The presence of planets, such as Saturn, orbiting within our solar system is no surprise. But what if, unknown to us, another planet actually exists? This is exactly what a group of researchers undoubtedly argue, with new evidence supporting their ‘Planet 9 Hypothesis’.
Two astronomers from the California Institute of Technology (Caltech) believe they have located an unidentified planet, disrupting the gravitational orbit of distant bodies within our solar system. They believe this planet is approximately four times the size of Earth and would take between 10,000 to 20,000 years to complete a single orbit around the sun.
What is the Planet 9 Hypothesis?
Past research focused on the orbits of masses known as ‘trans-neptunian objects’ (TNOs). TNOs refer to smaller planets which are located beyond Neptune, the furthest detected planet from the sun. TNOs exist within a region of the solar system known as the ‘Kuiper belt’. These researches found the orbit of TNOs were unusually distributed. Typically, unusual orbits like these can be explained by the gravitational influence of nearby planets, but there are no existing planets that could have caused this kind of disruption.
These findings were not without their limitations, with fellow researchers finding numerous observational biases in the theory. They proposed TNOs were actually not the only objects in the solar system with disrupted orbits. It was therefore theorised, disruptions were caused by a random distribution of orbits rather than the hypothesised ‘Planet Nine’.
Incredibly exciting new research has emerged from two astronomers from the Complutense University of Madrid. A new and novel technique was implemented to analyse ‘extreme trans-neptunian objects’ (ETNOs). This technique, which poses a far lower risk to observational bias, studied the orbit of ETNOs and found results once again indicating the existence of a ninth planet.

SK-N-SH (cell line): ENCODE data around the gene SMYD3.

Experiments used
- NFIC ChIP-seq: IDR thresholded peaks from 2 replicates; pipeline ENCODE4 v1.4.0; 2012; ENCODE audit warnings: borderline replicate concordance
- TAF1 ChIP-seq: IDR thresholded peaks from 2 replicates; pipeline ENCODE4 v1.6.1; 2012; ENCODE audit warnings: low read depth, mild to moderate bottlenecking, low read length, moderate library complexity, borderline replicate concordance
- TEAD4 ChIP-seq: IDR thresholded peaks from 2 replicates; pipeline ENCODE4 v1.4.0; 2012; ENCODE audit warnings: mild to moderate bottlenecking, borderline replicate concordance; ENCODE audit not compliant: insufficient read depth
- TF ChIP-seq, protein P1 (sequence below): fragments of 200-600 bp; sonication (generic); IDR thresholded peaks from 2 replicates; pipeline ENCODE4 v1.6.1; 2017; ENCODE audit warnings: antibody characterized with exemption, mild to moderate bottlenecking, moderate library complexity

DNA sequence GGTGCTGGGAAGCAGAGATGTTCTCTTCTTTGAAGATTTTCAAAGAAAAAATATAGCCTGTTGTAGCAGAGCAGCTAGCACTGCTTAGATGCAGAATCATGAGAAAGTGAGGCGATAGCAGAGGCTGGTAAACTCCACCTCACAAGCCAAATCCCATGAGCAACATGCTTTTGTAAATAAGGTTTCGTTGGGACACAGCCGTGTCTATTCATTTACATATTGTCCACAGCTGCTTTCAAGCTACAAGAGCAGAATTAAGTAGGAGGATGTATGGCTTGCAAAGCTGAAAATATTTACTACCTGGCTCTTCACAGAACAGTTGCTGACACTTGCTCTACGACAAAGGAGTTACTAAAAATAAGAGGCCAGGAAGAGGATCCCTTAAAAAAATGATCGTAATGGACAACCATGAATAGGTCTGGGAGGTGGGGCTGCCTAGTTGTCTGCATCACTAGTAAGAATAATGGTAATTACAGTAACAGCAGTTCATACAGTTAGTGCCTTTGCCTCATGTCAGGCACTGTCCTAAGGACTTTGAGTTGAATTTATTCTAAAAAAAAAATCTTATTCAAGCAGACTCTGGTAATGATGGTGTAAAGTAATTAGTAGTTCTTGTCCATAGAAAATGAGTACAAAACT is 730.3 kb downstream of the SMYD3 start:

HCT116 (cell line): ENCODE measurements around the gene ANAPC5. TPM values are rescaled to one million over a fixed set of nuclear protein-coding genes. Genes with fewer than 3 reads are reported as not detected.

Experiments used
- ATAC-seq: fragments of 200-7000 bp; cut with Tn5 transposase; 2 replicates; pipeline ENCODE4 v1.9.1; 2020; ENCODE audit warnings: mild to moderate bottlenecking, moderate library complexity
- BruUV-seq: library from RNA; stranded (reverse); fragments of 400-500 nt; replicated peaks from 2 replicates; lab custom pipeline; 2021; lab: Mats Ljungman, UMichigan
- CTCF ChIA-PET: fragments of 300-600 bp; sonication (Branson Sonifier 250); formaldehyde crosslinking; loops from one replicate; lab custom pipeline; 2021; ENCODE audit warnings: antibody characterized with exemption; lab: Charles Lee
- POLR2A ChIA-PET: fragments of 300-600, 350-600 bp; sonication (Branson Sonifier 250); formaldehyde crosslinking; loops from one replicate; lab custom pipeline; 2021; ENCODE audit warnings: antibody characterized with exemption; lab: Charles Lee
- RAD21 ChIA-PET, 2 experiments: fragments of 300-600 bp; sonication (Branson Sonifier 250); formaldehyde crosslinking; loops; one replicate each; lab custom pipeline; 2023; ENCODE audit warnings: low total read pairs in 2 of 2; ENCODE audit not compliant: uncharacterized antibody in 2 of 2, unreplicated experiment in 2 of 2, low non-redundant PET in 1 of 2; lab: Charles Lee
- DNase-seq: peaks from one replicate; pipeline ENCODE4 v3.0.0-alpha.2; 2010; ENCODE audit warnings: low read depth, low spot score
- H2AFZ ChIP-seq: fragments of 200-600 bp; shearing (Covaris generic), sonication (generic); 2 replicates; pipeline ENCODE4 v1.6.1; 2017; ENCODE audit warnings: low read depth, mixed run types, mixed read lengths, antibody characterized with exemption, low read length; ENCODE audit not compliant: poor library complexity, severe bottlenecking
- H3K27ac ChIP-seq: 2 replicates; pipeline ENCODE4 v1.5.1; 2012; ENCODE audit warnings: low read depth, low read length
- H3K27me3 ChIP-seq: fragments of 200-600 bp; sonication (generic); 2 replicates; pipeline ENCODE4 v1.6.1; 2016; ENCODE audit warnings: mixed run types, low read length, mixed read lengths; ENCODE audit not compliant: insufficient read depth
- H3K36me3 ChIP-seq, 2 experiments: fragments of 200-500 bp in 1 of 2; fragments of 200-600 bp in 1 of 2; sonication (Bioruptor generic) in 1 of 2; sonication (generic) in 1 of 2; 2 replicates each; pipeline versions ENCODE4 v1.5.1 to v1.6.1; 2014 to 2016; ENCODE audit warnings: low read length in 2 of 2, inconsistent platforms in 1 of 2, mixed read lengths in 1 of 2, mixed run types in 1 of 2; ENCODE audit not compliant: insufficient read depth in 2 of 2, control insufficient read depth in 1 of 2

The distance between the sun and ETNOs were analysed, along with any drastic changes in orbit, or collisions. The theory was, if there is no object present to disrupt a ETNOs, they would be uniformly distributed. However, if an object did in fact exist, ETNOs would then move away from the orbit of this object’s path.
The researchers did in fact find a correlation, where none should exist, between the orbit of ETNOs and an unknown object. One researcher, De La Fuente Marcos, undoubtedly exclaims “we interpret these results as signs of the presence of a planet that is actively interacting with them”.
Debunking the Top 3 Questions Posed by Sceptics
1. Observational Biases
Many argue previous research has been subject to systematic errors due to the way in which these observations have been made. Despite this, the techniques used within the new research depend on the size and shape of an ETNOs orbit, parameters which are relatively free of observational bias.
2. Could the Kupier Belt be responsible?
It was suggested the Kuiper belt alone could create a gravitational force large enough to disrupt ETNOs. Research shows this simply is not the case, with the Kuiper belt having to require 100 times the mass is currently does to have such a force. Furthermore, sceptics claimed peculiar orbits of ETNOs were merely random, however calculations show this has a mere 0.007% probability of occurring randomly.
3. Why has it Never Been Previously Detected?
In the 2009 NASA complete ‘sky survey’ of the solar system,‘planet 9’ was not detected. However, although the heat from planets larger than Saturn were analysed, ‘planet 9’ would still be too small to be detected.
The solar system is certainly an incredibly complex and tremendous entity. This exciting new research is paving the way for a greater understanding of space and the planets existing within it.